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The Finance Curse

‘Finance good, big finance better and biggest finance best’. This subtle mantra has bounced around developed economies for decades and it has almost entirely captured politicians, the media and the public. In the name of competition, countries have fallen over themselves to attract financial corporates to their shores to create wealth.

But recent studies have shown that financialization actually extracts wealth, hollows out an economy and drives inequality.

So is the realization finally dawning that what has been sold to us as a blessing, is actually a curse? World travelled financial journalist, Nicholas Shaxson, outlined to Renegade Inc. the link between the resource curse and the financial curse in developing nations.

The resource curse

While based in Angola during the 1990s, Shaxson began writing about what academics termed ‘the resource curse’. The journalist realized that at its core poor countries dominated by natural resources are in many cases made even poorer as a result of them having access to minerals like oil.

At that time, the United Nations referred to the cursing of Angola’s oil and diamonds as the worst form of war in the world. This provided the starting point for Shaxson’s thesis:

“Nobody had any doubt that Angola’s oil and its diamonds had cursed the country”, says the journalist. He claims to have discovered a similar pattern at play in relation to the British tax haven of Jersey – a territory dominated by offshore finance rather than oil.

The common denominator, according to Shaxson, is the retreat of the most well educated and talented people from other sectors of the economy into the dominant sector – enticed by higher salaries and status. Thus, a key element indicative of the curse relates to “the kind of golden sector to which everybody looks to”, says Shaxson, adding “..If in Britain, you studied at Oxford or Cambridge or one of the top universities, finance is gonna be very attractive. And so a lot of these people will be sucked out of…great medical research or designing better rocket ships or whatever, and instead go into finance.”

The same process was characteristic of Angola where:

“The oil sector… sucked… all the best people out of the agriculture and former manufacturing sectors – all of them slaughtered by… oil money. But you had lots of other effects happening as well – the instability with oil boom and bust. Oil prices, for example, rose from $10 a barrel up to well over $100 and then crashed right back down again. This caused enormous damage to the rest of the economy. So this is kind of a second wave of damage”, says Shaxson.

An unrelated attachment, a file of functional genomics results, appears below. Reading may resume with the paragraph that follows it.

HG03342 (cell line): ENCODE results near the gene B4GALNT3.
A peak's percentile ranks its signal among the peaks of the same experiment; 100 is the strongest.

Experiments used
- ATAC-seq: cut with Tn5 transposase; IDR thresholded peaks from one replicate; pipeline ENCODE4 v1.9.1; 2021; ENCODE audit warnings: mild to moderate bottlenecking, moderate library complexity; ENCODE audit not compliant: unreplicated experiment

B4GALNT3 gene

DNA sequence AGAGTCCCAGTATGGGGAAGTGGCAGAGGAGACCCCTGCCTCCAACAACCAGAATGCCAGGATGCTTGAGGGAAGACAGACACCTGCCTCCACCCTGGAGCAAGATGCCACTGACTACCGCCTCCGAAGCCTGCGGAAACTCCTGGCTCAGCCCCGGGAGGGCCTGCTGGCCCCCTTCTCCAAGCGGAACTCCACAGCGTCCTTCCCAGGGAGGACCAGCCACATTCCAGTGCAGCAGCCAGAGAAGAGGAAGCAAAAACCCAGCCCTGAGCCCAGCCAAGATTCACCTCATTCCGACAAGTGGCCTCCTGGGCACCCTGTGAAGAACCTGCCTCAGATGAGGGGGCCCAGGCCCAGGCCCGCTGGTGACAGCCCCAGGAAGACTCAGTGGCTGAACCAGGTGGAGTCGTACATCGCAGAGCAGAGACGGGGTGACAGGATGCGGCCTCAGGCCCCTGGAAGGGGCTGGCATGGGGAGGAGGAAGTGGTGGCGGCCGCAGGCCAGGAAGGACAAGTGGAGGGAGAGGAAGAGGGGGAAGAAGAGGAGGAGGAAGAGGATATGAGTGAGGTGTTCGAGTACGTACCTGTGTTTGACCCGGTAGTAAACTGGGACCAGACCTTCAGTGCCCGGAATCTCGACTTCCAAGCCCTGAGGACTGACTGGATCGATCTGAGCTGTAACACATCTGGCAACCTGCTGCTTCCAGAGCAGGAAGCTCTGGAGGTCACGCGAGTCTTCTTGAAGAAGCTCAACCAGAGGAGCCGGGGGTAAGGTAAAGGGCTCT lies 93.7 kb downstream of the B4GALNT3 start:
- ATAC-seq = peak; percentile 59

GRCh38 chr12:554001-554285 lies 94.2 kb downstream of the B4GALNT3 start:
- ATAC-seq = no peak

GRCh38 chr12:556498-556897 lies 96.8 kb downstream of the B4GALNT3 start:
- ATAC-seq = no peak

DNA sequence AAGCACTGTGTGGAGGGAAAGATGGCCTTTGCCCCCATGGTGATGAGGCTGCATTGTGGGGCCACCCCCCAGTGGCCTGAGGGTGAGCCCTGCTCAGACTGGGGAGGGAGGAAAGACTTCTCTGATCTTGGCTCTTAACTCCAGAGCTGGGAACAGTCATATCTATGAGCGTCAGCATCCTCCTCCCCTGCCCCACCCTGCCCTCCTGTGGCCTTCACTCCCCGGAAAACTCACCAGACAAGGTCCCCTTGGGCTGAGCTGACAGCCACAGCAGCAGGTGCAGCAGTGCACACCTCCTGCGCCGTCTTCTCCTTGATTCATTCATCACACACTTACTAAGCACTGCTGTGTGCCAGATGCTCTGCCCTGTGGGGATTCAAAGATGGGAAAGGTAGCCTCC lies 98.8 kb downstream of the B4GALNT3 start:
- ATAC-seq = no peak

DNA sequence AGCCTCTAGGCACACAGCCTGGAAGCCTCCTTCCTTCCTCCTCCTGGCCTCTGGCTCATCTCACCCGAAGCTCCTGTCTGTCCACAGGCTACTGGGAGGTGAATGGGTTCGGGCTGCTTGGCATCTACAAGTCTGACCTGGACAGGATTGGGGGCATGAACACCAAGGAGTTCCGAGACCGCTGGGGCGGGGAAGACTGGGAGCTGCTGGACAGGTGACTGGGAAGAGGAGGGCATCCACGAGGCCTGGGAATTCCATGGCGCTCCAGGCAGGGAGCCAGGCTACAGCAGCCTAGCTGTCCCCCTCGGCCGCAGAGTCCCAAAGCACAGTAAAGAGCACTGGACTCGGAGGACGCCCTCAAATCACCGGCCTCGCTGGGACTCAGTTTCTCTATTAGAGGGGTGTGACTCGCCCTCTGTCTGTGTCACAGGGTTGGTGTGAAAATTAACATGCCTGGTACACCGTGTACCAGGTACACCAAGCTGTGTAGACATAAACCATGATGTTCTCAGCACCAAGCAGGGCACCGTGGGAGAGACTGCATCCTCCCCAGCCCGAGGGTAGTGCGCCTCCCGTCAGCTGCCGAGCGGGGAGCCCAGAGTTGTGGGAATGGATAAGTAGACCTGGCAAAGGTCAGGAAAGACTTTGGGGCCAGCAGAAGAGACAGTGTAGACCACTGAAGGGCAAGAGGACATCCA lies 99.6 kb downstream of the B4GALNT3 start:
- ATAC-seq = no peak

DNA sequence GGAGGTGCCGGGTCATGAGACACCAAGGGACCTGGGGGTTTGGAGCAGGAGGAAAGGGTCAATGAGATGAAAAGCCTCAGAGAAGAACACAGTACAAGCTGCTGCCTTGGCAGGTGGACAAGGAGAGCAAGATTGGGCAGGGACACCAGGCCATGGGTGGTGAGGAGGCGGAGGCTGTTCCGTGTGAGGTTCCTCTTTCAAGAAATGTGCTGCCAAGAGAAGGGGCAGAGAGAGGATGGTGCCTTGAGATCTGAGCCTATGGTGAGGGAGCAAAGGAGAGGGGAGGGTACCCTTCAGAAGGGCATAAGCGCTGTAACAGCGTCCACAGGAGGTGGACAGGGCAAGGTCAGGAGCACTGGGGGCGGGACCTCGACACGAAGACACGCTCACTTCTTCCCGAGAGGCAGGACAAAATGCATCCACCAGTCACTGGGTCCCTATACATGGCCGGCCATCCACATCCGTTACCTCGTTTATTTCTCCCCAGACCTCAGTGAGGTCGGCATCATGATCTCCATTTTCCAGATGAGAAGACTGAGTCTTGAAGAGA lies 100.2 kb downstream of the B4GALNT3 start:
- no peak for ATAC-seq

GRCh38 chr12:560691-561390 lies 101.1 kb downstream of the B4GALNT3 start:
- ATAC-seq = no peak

Here, Shaxson draws an equivalence with Britain’s finance dominated economy; its relationship to the global financial crisis and the slowdown in growth:

“The phenomenon there is when you have… huge inflows of capital coming into your economy and you get.. rising exchange rates, prices rise. This high price environment …makes it much harder for other sectors like manufacturing to compete with imports, so those sectors wither…. And with finance you get a whole range of other things happening that go beyond what happens to an oil dominated economy. So the idea of the oil curse leading to the finance curse is a… kind of a starting point for understanding the damage that finance causes to the economy.”

Shaxson posits that his opposition to the notion of a dominant finance sector is not an argument against financial liquidity or finance per se. Indeed, he acknowledges the validity underlying the expert consensus view that society needs finance in order to ensure people’s savings are channelled towards productive investment.

Optimum state

Shaxson’s point, is that there’s an optimum state of finance – the law of diminishing returns – that counteracts the propensity for growth:

“Once financial sector development exceeds a certain optimal point then it starts to turn negative – starts to turn harmful”, says Shaxson. “The research that’s now coming out is showing that there is this kind of U shaped graph between financial sector development and growth.”

The way to think about this is to use the example of a developing country. The said country with an underdeveloped financial sector would benefit from more financial development because it would tend to enhance growth as a result of the new opportunities created in the economy. “But once you reach this optimal point, you start to see that more financial development doesn’t create more economic growth…It then starts to turn negative”, says Shaxson.

Pointing to the example of the City of London, the journalist notes:

“As financial sector development has grown, it has inflicted more and more damage, relative to how the UK would have been if it had a much smaller financial sector serving it… the roles that it should be serving rather than the new kind of predatory roles that have been emerging over the last decades.”

For Shaxson, the most historically interesting period in terms of the establishments recognition of the optimum point, occurred during Bretton Woods after the Second World War, because:

“This was a system…that savagely suppressed cross-border finance. It was broadly accepted that too much cross-border financial speculation and so on was actually very dangerous and damaging so [John Maynard Keynes and his American counterpart Harry Dexter White] put in place this remarkable system for controlling, reducing and curbing flows of finance across borders in order to give governments breathing space to put in place the policies they wanted to put in place.”

Shaxson continues:

“This period [of very savage suppression of finance]…corresponded ….[with]….the highest and most broad based economic growth in world history, before or since. During the period of suppressed finance there was stuff happening in the City of London to kind of try and break free. So there was a kind of economic thing going on and the system began to tremble and it kind of smashed apart. There was also an ideological change [the neoliberal period from the late 1970s] as people were saying, we need to deregulate, we need to cut taxes and so on. These things came together, busted open the system and then economic growth started to slow after that.”